We have come a long way since the web revolutionised access to information. Some of the principles of good web-design are fairly well known, but as we browse the web we see the same mistakes committed over and over again. Examples include freezing the font size, bad choice of colours for text and background (such as green text over black background) and playing audio on the homepage. Too many websites have gaudy flash animations and pictures on the homepage which do not convey any information but degrade the usability of the website.
To design a usable website, designers need to think how the user is going to use their website rather than present him with what they want him to see. Users will just glance through your page initially so it is necessary to have concise and meaningful headlines to attract the user's attention. All the in-depth information need not be cramped on a single page. The interested user will click on hyperlinks to get in-depth information about the news item. Pictures should be used only when necessary and there should be a balance between text and pictures on any webpage.
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Jakob Nielsen is a author, speaker and consultant on software and web-design usability. He earned a Ph.D. in user interface design and computer science from the Technical University of Denmark. Nielsen worked at Bellcore, IBM and as a senior researcher at computer company Sun Microsystems. In 1991, when the Web was new he correctly predicted that hypertext was the future of user interface design and jumped on the bandwagon by writing a comprehensive book about it. He updated his book in 1995 to take into account the success of the Web.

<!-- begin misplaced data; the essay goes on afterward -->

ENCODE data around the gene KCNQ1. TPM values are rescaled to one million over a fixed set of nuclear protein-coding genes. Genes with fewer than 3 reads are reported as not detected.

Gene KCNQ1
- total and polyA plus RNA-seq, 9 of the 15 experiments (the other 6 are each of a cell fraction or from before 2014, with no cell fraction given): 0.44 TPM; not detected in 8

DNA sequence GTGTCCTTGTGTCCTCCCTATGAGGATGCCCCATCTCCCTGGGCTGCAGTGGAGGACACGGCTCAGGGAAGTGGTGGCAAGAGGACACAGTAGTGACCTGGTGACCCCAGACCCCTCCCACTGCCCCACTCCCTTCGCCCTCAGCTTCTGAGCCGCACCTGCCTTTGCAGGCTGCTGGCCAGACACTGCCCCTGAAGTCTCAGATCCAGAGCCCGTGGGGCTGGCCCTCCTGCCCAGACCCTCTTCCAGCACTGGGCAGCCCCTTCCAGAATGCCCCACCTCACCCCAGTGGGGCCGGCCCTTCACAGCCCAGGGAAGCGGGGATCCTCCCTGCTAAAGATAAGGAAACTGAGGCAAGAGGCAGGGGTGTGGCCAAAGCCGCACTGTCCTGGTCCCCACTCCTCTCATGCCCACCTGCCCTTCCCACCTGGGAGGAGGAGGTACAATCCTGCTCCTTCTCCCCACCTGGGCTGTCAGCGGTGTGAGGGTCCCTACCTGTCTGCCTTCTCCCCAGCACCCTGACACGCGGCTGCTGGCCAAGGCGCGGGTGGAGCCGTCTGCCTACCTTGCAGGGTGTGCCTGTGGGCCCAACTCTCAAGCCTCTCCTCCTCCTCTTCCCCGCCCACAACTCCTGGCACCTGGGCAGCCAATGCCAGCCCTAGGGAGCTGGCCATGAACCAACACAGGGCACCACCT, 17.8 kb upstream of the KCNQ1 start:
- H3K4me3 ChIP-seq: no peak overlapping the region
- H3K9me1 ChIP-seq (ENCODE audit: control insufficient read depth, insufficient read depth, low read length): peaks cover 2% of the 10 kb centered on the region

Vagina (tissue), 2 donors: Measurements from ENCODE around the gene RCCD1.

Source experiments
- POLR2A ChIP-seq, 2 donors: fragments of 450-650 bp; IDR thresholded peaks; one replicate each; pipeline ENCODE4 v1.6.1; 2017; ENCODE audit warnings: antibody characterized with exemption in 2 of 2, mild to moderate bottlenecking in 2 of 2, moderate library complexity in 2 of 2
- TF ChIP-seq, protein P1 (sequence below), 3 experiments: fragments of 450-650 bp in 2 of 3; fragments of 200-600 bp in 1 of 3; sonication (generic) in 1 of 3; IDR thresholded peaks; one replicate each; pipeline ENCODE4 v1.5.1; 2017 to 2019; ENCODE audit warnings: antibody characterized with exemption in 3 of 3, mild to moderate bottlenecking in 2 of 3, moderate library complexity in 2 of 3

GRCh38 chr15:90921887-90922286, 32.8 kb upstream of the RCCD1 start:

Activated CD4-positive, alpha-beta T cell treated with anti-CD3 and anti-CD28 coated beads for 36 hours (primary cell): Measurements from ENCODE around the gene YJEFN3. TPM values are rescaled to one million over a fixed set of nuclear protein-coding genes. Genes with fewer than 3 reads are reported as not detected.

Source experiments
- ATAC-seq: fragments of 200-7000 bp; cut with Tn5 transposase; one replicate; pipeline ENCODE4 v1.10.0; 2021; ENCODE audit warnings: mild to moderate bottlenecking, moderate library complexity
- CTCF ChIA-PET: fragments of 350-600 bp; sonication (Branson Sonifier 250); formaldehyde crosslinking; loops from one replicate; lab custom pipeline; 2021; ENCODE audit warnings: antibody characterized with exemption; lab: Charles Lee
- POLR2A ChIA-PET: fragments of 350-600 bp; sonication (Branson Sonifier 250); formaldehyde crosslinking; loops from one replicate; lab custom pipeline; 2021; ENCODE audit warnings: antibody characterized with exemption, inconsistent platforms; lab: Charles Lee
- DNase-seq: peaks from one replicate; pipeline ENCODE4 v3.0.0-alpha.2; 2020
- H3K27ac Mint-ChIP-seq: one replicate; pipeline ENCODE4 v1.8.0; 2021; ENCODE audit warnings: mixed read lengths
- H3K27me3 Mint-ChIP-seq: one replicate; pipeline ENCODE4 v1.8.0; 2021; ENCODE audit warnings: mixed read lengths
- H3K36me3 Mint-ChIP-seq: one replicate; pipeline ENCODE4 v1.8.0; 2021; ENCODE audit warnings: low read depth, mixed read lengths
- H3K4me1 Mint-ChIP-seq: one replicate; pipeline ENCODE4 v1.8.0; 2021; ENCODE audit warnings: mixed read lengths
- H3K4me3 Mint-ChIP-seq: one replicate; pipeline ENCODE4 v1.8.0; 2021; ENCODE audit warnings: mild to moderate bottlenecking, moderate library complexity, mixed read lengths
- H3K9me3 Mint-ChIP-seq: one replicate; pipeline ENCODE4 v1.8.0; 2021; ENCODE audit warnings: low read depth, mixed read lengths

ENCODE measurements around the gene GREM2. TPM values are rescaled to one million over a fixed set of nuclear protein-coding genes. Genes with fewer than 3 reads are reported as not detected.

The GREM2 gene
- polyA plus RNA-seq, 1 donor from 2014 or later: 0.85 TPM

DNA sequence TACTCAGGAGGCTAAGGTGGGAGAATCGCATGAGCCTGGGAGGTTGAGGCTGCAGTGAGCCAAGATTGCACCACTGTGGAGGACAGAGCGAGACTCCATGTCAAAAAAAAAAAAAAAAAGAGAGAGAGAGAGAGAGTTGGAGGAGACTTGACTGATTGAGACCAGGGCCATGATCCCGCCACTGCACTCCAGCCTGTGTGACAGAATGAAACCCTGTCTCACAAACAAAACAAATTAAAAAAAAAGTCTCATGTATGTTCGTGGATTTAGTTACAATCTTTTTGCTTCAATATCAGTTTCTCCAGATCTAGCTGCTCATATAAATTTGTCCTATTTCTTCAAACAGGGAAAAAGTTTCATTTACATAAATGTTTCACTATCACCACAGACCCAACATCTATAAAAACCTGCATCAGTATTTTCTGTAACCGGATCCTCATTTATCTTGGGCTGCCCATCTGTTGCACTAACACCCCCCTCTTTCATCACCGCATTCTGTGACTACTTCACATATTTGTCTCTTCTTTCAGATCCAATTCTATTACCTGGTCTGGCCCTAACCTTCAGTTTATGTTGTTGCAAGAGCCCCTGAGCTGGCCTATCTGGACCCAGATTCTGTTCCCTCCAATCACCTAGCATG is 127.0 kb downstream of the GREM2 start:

After his regular articles on his Web site about usability research attracted media attention, he subsequently co-founded usability consulting company Nielsen Norman Group with fellow usability expert Donald Norman. Nielsen is generally regarded as the leading authority on usability. He is noted for his criticisms of popular websites, pointing out how he feels many concentrate too heavily on gimmicky features such as animation, Flash, and graphics at the expense of usability, particularly for disabled visitors. Nielsen continues to write a fortnightly newsletter on web design matters and has published several books on the subject of web design.
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